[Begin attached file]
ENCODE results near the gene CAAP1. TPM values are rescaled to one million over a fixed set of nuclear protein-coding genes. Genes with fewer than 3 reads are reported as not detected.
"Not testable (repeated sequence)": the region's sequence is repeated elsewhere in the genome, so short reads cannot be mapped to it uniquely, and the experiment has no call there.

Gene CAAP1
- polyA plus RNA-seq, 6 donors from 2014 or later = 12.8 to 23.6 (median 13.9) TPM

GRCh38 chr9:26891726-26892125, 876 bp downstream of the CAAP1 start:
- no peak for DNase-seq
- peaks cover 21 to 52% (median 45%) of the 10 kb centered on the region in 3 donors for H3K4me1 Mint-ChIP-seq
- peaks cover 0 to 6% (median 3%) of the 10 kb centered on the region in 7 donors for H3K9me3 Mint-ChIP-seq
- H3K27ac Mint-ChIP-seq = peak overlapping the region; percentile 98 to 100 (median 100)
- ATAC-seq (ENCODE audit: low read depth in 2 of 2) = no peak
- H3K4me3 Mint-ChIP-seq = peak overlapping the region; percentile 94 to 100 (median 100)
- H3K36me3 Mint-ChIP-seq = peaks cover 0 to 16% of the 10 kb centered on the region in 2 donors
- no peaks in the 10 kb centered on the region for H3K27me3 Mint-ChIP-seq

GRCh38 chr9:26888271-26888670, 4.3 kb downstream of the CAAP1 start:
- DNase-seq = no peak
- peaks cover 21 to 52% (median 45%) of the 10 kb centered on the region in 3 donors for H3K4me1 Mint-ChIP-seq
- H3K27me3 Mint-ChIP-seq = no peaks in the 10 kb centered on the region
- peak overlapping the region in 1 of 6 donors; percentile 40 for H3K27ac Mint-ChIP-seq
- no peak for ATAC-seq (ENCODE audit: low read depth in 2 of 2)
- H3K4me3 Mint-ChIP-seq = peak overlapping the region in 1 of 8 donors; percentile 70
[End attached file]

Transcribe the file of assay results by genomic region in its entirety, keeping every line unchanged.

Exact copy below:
ENCODE results near the gene CAAP1. TPM values are rescaled to one million over a fixed set of nuclear protein-coding genes. Genes with fewer than 3 reads are reported as not detected.
"Not testable (repeated sequence)": the region's sequence is repeated elsewhere in the genome, so short reads cannot be mapped to it uniquely, and the experiment has no call there.

Gene CAAP1
- polyA plus RNA-seq, 6 donors from 2014 or later = 12.8 to 23.6 (median 13.9) TPM

GRCh38 chr9:26891726-26892125, 876 bp downstream of the CAAP1 start:
- no peak for DNase-seq
- peaks cover 21 to 52% (median 45%) of the 10 kb centered on the region in 3 donors for H3K4me1 Mint-ChIP-seq
- peaks cover 0 to 6% (median 3%) of the 10 kb centered on the region in 7 donors for H3K9me3 Mint-ChIP-seq
- H3K27ac Mint-ChIP-seq = peak overlapping the region; percentile 98 to 100 (median 100)
- ATAC-seq (ENCODE audit: low read depth in 2 of 2) = no peak
- H3K4me3 Mint-ChIP-seq = peak overlapping the region; percentile 94 to 100 (median 100)
- H3K36me3 Mint-ChIP-seq = peaks cover 0 to 16% of the 10 kb centered on the region in 2 donors
- no peaks in the 10 kb centered on the region for H3K27me3 Mint-ChIP-seq

GRCh38 chr9:26888271-26888670, 4.3 kb downstream of the CAAP1 start:
- DNase-seq = no peak
- peaks cover 21 to 52% (median 45%) of the 10 kb centered on the region in 3 donors for H3K4me1 Mint-ChIP-seq
- H3K27me3 Mint-ChIP-seq = no peaks in the 10 kb centered on the region
- peak overlapping the region in 1 of 6 donors; percentile 40 for H3K27ac Mint-ChIP-seq
- no peak for ATAC-seq (ENCODE audit: low read depth in 2 of 2)
- H3K4me3 Mint-ChIP-seq = peak overlapping the region in 1 of 8 donors; percentile 70